An urban exploration fail.
Chiatura is an old, dying mining town in central Georgia, the small country in the Caucasus region. As a former Soviet republic, Georgia is full of Soviet industrial souvenirs, which tend to attract explorers of the abandoned. While I am primarily a nature lover, I am also an engineer, so naturally I jumped at the opportunity to explore Chiatura.
The town was founded in the 1800s around a manganese mine high in the mountains. Since getting workers to the mine proved difficult, the Soviet government installed a haphazard network of cable cars crisscrossing the mountains in 1954, which remained operational for quite a while. After the mine closed, the cable cars were often used by the more adventurous travellers and Chiatura became an urban exploration hotspot.
When I visited in 2018, the cable cars were unfortunately no longer operational and the main cable car station had been torn down, as they were building a new one. We still got to see some of the old cable car stations and the concrete mine infrastructure up on the mountainside looked amazing, but we were unable to visit it. However, Chiatura offered us a glimpse into the actual reality in Georgia, as it is one of the many dying towns left behind after the collapse of the hungry Soviet empire.
Impressions of Chiatura
Life in the town appeared to move extremely slowly and tourists were still somewhat of a novelty, despite the nearby Katshki pillar and the Mgvimevi monastery, which are relatively popular tourist attractions. There were very few cafes (although the one we visited did have an English menu) or restaurants and I believe accommodation was practically non-existent at the time, at least according to the Internet.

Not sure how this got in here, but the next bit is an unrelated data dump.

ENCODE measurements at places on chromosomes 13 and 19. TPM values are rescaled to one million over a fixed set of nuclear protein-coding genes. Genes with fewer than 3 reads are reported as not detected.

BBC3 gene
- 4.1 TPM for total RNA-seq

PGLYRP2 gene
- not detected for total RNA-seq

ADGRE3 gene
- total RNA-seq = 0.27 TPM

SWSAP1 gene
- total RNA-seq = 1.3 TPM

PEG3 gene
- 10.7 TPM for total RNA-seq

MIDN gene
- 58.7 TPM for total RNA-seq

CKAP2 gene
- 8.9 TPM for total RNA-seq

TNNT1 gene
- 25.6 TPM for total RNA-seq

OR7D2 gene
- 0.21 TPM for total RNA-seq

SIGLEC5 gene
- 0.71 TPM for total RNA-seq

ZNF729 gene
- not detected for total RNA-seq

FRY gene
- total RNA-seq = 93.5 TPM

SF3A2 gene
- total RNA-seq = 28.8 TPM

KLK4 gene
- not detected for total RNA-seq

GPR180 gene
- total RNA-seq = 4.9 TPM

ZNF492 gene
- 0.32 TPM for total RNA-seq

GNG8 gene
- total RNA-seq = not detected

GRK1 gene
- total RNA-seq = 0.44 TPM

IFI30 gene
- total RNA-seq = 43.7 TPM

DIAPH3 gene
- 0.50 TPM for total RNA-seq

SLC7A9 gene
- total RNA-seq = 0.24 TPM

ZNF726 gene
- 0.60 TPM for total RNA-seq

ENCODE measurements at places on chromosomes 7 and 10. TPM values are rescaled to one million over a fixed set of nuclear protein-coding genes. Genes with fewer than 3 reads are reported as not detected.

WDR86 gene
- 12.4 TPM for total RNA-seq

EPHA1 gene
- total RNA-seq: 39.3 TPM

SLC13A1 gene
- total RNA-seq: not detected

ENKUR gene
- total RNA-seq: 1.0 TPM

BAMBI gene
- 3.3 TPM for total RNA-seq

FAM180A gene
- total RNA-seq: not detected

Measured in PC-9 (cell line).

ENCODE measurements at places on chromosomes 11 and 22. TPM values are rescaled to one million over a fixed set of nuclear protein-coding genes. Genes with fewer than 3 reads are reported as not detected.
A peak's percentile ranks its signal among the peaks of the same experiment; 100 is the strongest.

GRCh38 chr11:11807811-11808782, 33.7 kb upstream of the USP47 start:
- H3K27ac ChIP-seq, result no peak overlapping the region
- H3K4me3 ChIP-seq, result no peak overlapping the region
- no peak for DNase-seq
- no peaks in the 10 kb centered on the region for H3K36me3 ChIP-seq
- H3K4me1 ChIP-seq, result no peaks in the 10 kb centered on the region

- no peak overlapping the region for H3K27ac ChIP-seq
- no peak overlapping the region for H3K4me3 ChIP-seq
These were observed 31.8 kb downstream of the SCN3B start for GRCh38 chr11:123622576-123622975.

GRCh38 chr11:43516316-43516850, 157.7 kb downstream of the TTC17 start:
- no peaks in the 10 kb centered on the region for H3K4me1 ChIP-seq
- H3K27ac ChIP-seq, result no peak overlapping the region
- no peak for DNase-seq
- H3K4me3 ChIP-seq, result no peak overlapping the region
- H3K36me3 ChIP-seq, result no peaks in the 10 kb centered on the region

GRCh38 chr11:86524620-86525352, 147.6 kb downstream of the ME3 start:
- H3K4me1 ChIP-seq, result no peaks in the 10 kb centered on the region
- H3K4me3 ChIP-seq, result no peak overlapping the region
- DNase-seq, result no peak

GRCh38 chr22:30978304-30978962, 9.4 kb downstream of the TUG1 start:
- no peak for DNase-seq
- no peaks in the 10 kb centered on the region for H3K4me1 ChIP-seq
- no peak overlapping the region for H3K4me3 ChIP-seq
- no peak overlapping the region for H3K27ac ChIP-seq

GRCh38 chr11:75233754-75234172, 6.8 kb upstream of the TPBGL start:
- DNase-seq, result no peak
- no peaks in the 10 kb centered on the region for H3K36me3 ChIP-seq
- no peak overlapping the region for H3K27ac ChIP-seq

We got to experience two different local markets: the first one was more like a flea market and was held in a dusty yard by the road into the town centre – they sold everything from clothes to live chickens in cages, while the second one was a more conventional fruit and vegetable market. We also tried some local pastries and people watching was extremely rewarding, but also somewhat sombre. There were lots of oddly content old people just sitting by the side of the road and watching the slow town life pass them by, which I guess was not particularly shocking since I’m from the Balkans and they do it there too, but their hats and trousers were a bit more worn than what I’m used to. Same goes for the children playing behind the fence of the nearby schoolyard, but their little faces had big smiles on them, which made everything better.
We ended up spending quite a few hours in Chiatura, as we had to wait for the local minibus. While sitting by the river we made friends with a stray dog, though he was probably just interested in our pastries (there are lots of stray dogs in Georgia and most of them appear to have chips in their ears). Since one rarely sees the authentic local way of life as a tourist, visiting Chiatura was definitely not a waste of time for me, despite the urban exploration fail. It was however, a stark reminder of just how large the wealth gap between Western and other countries really is.
Getting there: Since Chiatura is a rather unimportant town now that the mine is closed, the local minibuses are very rare. If you do wish to reach Chiatura by public transport, be prepared to spend most of the day there and in transit, as there are maybe 3 departures per day. The schedule changes quite a lot depending on the number of people wanting to travel there, so I’d recommend arriving to the minibus station early and checking with the driver. A more convenient option would be to hire a taxi driver, which is quite common in Georgia and they can also take you to the other tourist attractions nearby, but that would be a bit more expensive (still affordable though) and also takes some of the charm away from the experience. The best option is, as always, to rent a car, but to be honest, the Georgian traffic and driving culture are so chaotic that I would not even try, because I’m not a very confident driver.